On Motion Planning with Uncertainty
Author(s)Erdmann, Michael Andreas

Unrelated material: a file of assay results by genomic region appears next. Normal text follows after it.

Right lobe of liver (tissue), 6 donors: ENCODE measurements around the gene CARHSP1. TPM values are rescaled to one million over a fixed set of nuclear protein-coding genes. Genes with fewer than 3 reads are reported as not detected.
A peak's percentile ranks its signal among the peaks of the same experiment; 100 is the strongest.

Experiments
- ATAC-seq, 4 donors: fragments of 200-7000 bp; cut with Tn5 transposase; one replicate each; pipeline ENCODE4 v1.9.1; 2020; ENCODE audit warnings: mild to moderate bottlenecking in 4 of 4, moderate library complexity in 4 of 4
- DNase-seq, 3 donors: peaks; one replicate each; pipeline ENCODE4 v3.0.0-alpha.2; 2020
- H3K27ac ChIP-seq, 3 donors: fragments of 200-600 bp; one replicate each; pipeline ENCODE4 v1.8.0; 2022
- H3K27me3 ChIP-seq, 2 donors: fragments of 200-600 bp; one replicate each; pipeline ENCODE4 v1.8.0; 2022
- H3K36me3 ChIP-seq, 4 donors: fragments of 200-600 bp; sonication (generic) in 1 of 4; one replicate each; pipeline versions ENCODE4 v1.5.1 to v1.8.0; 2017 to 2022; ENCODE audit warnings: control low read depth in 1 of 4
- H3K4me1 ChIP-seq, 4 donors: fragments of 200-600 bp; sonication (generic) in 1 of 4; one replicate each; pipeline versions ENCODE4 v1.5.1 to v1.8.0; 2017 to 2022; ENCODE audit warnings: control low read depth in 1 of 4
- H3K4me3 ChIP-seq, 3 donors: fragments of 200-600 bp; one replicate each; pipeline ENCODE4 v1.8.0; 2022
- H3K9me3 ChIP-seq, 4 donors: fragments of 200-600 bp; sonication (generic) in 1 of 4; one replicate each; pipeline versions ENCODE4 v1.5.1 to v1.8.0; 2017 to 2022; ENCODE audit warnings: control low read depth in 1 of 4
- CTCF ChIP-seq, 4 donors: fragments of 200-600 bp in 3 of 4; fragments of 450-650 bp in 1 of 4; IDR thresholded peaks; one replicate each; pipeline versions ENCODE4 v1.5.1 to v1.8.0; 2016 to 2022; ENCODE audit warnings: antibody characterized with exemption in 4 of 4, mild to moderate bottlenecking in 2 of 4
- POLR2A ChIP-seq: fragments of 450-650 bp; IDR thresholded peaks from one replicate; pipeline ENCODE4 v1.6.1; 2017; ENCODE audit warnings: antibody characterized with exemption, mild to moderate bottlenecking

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Robots must successfully plan and execute tasks in the presence of uncertainty. Uncertainty arises from errors in modeling, sensing, and control. Planning in the presence of uncertainty constitutes one facet of the general motion planning problem in robotics. This problem is concerned with the automatic synthesis of motion strategies from high level task specification and geometric models of environments. In order to develop successful motion strategies, it is necessary to understand the effect of uncertainty on the geometry of object interactions. Object interactions, both static and dynamic, may be represented in geometrical terms. This thesis investigates geometrical tools for modeling and overcoming uncertainty. The thesis describes an algorithm for computing backprojections o desired task configurations. Task goals and motion states are specified in terms of a moving object's configuration space. Backprojections specify regions in configuration space from which particular motions are guaranteed to accomplish a desired task. The backprojection algorithm considers surfaces in configuration space that facilitate sliding towards the goal, while avoiding surfaces on which motions may prematurely halt. In executing a motion for a backprojection region, a plan executor must be able to recognize that a desired task has been accomplished. Since sensors are subject to uncertainty, recognition of task success is not always possible. The thesis considers the structure of backprojection regions and of task goals that ensures goal recognizability. The thesis also develops a representation of friction in configuration space, in terms of a friction cone analogous to the real space friction cone. The friction cone provides the backprojection algorithm with a geometrical tool for determining points at which motions may halt.